EM: We hear that artists sometimes have strange requests, but have you ever received an interesting request from a promoter or venue?
D: Haha, I have had some funny ones. Early on in my career, promoters would sometimes request some very questionable music styles or certain tracks, which is strange as I’m booked for my music and not to be a jukebox. But it’s all a learning curve.
EM: You worked with Bassjackers to create “Grid”. Tell us about the process. How was it working with the guys? Were you in the studio making it or was it all done virtually?
D: No, it was done virtually, but we finished the track together in the studio. It was all a bit of a coincidence really, Bassjackers had this ID lying around for over a year and they weren't able to finish it. They sent it over after we met earlier and 2 days later our track Grid was born.
EM: What veteran producer would you like to collaborate on a track with?
D: There are so many that I look up to and I feel I could learn so much from as I am still developing as an artist. So I wouldn’t be able to pick just one.
EM: On the other side, are there any newcomers that you hope to work with soon? Maybe there are a few artists you can recommend that we keep an eye on?
D: My buddy Dannic is one of the best DJs I have seen perform. He regularly blew me away whilst we were touring Canada together for Revealed Recordings earlier this year. If you haven’t already heard it his forthcoming track "Viper" is a must!
EM: Your upcoming track, “Leprechauns & Unicorns”, steers a bit away from your usual sound (actually it reminds me a lot of deadmau5’s “Superliminal”). Will we be hearing more like this from you?
D: My music will constantly evolve and change as I develop as a producer. I feel it’s something I am always improving and because I’m forever using new techniques and approaches to refine my work. It was fun creating my sound so far, but a good artist can and knows when to move on without losing their signature. There are a lot of guys who are influencing me in this respect amongst them Hardwell, Dada Life, Knife Party.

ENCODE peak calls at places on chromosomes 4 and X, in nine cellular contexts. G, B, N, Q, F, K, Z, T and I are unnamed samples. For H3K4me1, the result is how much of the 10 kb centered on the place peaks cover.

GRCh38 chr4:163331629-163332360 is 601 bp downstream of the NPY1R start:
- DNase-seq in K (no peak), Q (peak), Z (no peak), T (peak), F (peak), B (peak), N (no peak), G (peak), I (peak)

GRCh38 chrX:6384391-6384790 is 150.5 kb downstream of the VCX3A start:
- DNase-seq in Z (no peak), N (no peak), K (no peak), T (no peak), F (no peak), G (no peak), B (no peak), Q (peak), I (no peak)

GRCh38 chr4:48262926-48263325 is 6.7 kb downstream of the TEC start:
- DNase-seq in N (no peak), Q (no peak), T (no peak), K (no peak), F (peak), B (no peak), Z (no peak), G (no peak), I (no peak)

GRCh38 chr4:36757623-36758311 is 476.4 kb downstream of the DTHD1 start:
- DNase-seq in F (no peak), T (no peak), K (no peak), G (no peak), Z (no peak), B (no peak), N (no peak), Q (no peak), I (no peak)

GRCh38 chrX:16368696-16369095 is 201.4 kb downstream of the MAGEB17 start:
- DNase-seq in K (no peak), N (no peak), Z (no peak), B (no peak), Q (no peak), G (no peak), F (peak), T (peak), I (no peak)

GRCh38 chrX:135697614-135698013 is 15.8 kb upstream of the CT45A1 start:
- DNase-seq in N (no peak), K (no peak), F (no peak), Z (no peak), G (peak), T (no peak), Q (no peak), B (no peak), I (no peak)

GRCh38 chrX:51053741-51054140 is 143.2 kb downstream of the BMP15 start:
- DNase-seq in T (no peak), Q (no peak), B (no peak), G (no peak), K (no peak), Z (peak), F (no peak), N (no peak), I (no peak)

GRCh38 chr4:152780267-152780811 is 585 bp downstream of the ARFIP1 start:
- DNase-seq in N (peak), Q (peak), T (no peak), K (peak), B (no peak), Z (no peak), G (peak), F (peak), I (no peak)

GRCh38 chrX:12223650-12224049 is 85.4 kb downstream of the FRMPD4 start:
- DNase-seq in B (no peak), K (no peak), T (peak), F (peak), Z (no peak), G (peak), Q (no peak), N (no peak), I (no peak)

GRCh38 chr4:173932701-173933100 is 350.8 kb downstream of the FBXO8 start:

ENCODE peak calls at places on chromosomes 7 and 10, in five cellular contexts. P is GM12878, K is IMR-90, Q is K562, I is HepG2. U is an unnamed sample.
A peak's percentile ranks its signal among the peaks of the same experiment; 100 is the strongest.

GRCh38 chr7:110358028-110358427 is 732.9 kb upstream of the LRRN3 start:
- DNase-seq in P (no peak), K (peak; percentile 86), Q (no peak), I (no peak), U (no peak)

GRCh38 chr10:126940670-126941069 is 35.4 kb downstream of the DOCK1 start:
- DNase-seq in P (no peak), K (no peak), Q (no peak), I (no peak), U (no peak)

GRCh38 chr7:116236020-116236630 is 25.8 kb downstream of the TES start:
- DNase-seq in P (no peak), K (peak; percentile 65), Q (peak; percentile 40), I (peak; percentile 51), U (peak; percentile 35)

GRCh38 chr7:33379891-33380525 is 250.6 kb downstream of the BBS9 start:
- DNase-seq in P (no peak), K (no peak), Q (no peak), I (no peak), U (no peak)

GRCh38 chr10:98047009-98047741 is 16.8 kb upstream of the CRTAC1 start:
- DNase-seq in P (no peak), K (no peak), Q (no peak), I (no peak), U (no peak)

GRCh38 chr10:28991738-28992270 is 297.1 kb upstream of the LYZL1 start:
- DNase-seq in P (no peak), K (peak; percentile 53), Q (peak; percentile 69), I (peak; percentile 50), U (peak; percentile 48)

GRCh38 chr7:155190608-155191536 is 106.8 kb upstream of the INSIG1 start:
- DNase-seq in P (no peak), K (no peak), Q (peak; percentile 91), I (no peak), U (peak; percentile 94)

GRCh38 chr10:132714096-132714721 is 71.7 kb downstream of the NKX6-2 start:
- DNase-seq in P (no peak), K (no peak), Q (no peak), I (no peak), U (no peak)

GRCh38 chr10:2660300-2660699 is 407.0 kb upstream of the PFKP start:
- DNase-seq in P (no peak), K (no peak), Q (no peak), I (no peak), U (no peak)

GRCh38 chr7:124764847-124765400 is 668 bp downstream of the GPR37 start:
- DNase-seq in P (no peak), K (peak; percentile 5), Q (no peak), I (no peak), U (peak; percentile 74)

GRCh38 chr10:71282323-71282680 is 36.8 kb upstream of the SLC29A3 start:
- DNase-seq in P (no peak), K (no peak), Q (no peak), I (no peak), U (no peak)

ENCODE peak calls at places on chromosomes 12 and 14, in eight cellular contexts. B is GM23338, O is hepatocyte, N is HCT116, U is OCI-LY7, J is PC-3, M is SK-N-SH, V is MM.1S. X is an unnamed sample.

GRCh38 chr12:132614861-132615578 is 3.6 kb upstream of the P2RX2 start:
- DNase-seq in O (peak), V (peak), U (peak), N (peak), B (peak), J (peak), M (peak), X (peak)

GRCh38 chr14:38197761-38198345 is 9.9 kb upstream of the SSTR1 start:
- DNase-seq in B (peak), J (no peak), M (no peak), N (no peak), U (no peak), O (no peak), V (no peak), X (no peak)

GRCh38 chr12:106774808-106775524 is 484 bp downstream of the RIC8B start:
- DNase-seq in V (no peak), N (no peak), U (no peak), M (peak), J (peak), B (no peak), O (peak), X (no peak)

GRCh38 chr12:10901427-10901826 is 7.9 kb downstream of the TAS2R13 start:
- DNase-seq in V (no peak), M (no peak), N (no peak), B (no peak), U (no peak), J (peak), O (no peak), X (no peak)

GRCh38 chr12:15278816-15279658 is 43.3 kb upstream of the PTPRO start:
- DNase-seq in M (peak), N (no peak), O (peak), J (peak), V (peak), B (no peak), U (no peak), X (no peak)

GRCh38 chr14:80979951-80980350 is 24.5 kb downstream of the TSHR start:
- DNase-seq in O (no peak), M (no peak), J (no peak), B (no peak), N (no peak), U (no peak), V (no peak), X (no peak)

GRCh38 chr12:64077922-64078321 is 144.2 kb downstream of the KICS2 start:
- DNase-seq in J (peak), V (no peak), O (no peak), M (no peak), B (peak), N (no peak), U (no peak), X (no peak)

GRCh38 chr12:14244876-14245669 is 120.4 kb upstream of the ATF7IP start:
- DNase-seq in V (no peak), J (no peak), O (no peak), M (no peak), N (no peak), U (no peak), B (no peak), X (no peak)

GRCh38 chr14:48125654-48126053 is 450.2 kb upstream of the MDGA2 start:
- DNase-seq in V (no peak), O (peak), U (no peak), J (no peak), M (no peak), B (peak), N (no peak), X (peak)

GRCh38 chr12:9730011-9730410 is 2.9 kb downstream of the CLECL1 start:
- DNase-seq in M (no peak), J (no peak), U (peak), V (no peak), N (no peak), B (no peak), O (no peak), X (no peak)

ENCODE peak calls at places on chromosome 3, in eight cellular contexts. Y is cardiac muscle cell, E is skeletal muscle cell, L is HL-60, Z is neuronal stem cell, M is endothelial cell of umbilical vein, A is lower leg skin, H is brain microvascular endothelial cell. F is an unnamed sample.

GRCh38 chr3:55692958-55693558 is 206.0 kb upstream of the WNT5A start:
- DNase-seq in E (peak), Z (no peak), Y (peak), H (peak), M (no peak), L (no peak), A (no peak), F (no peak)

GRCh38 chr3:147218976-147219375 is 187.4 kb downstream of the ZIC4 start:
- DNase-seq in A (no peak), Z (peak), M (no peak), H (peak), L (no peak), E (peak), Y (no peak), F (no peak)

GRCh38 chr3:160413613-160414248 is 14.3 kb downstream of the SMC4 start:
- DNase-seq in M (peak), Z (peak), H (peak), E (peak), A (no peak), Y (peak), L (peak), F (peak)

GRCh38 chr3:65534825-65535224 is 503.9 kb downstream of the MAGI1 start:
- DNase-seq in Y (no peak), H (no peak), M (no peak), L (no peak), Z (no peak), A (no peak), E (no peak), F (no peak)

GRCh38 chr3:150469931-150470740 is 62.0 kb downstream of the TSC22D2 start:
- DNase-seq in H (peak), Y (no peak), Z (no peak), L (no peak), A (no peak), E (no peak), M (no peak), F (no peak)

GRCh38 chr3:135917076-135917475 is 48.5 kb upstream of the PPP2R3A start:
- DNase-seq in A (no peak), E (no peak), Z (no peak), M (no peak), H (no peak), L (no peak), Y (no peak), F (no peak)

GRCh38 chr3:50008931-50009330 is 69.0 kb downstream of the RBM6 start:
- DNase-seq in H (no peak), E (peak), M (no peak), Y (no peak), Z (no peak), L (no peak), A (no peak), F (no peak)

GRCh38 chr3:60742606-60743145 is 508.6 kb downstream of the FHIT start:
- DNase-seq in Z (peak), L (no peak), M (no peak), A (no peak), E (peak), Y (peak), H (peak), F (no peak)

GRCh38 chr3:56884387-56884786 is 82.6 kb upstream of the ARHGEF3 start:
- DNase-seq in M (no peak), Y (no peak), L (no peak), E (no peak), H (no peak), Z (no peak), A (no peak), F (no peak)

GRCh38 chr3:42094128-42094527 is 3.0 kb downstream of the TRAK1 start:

EM: With that in mind, any other big releases that we may not have heard of?
D: Well there’s my collaborations with Hardwell, which we premiered at Ultra, I am pretty excited for that one to come out. Also my collaboration with Tiësto, which was also aired for the first time at Ultra, where Tiësto asked me to join him on stage, that’s one I am really proud of.
EM: Finally, can you give some tips to artists who are trying to gain exposure but may not have a lot of resources or connections?
D: Listen to as much music from different genres as possible. It will help you become a better DJ as your selection will become more diverse and it will help with your production. You can take a lot from, for example, the way classical music is arranged. I would also suggest reproducing a track you really like. You will learn a lot from analyzing the track and searching for the sounds that were used.
EM: Thanks for your time and good luck on the Grid Tour.
D: Thank you and see you soon :)